The Vikings trailed Cleveland by a point, 23-22, and Tommy Kramer had just launched a pass from the Browns’ 46-yard line into the right corner of the end zone, with four seconds showing on the scoreboard clock. Terry LeCount, Ahmad Rashad and Sammy White had been deployed to the right corner, LeCount in the middle as if it had been a wing formation. The clock ticked down to zero with the ball in flight. The Browns had responded by sending out a fleet of six deep backs, most principally Thom Darden, the eight-year safety out of Michigan.

Vikings quarterback Tommy Kramer embraced wide receiver Ahmad Rashad after the two hooked up for the winning touchdown against Cleveland at Met Stadium in Bloomington on Dec. 14, 1980. (Star Tribune photo by Duane Braley)

“I chose to stick with White,” Darden said later in his locker room. “I am sure the ball was intended for White to tip to Rashad. In my mind White was the tip man and I wasn’t going to permit it.”

“Where was Rashad?” somebody said.

“At that point I was between White and Rashad,” Darden said. “Suddenly, White stopped. When he stopped, I stopped. And when he went into the air I went with him. I did get a hand on the ball.”

“Where was Rashad now?” somebody said.

“By now he was in the vicinity,” Darden said.

Rashad caught the ball, on what the Vikings insist was a tip off White’s fingers. Rashad was near the 2-yard line and he backed in, victorious in this astonishing and totally unlikely game of volleyball that had given the Vikings a victory and yet another Central Division championship. It was almost a replay of the ball Drew Pearson of the Cowboys caught in the shadow of Nate Wright at the Met in a 1975 first-round play-off game.

“I wasn’t going to allow Sammy to tip the ball, much less catch it,” Darden was saying. “And I ended up tipping it to Rashad. It did not occur to any of us – me or Rashad or White – what had happened until we heard the crowd reaction.”

In the Cleveland locker room later there was an occasional curse. Dirty laundry was flung this way and that. A television newsman discovered Cleveland coach Sam Rutigliano in the corner of the bathroom.

“Can we get a live interview?” the TV man said.

“How can you?” Rutigliano said. “I’m a dead man.”

Rutigliano was more than gracious, almost bemused by what had just happened. He couldn’t for the life of him remember Darden as his primary defender on the miracle catch.

“It was great concentration by a great player,” Rutigliano said of the catch. “It was a 30-foot putt and he’ll never make it again, but it was memorable. Neither team got much pressure to the quarterback today and the quarterbacks proved resourceful, didn’t they?”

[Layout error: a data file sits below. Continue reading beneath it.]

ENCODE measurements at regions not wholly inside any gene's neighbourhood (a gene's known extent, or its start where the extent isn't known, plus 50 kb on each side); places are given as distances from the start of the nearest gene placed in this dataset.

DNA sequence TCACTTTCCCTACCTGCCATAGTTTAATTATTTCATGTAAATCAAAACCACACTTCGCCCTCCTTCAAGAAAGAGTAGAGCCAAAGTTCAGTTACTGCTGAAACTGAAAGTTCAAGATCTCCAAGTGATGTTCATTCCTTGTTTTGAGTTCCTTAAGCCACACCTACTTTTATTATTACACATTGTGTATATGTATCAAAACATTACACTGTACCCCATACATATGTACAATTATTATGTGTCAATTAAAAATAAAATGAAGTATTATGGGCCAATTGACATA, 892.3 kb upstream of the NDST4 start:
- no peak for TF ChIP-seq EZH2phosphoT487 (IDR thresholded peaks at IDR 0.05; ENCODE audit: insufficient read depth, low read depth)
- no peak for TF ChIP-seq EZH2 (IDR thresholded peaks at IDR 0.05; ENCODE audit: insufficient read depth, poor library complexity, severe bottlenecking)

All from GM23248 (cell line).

“Are you as cool on the inside as you appear on the outside?” Rutigliano was asked.

“I don’t know,” he said. “You’d have to perform an autopsy.”

As interesting as the miracle catch – or more accurately, as astonishing – was a Brian Sipe pass intercepted by Bobby Bryant minutes earlier in the fourth quarter. Cleveland held a 23-15 lead with nearly five minutes left in the game and the Browns were cruising upfield when Sipe chose to pass on a second-and-nine from his own 41 yard line. The pass was intended for Reggie Rucker.

“That was an option screen play,” Rutigliano said. “It worked well for us earlier in the game. We were thinking first down. We were thinking ball possession. I had warned the team at half time that the Vikings were an extremely patient team.”

“Were you surprised that Sipe passed at that point?” [Vikings coach] Bud Grant was asked.

“Not at all,” Grant said. “They’ve always used the short pass as a form of ball control. Bobby Bryant just cheated a little. He knew that Sipe wouldn’t throw deep and he moved in front of Rucker.”

“Rucker was the intended receiver,” Sipe said over in his quarters. “But in retrospect I wish I would have dumped it off to Cleo Miller, which was my option on the play. But hey, even after that I didn’t think we were in trouble.”

But the Vikings struck quickly with a touchdown to Rashad. Cleveland got the ball back and eventually punted, giving Minnesota its final possession at the Minnesota 20-yeard line with 14 seconds left in the game. The play that moved the team downfield was a pass to Joe Senser and the subsequent lateral to Teddy Brown, a play that moved the ball from the Viking 20 to the Cleveland 46, from where Kramer struck with the miracle throw.

“A flea flicker is what beat us as much as anything,” Calvin Hill said afterwards. “A damn good flea flicker, that Senser-to-Brown play.”

But it was the catch that people will remember, one of those great moments in sports that can be called up in the mind and played over and over again. It did take the chill off a winter day, all that heat and passion boiled down to the final play of a football game.

 
  The fans who streamed out of Met Stadium with the Vikings trailing Cleveland by eight points with less than five minutes to go missed this scene: Ahmad Rashad stepping backward into the end zone for the winning touchdown. (Star Tribune photo by William Seaman)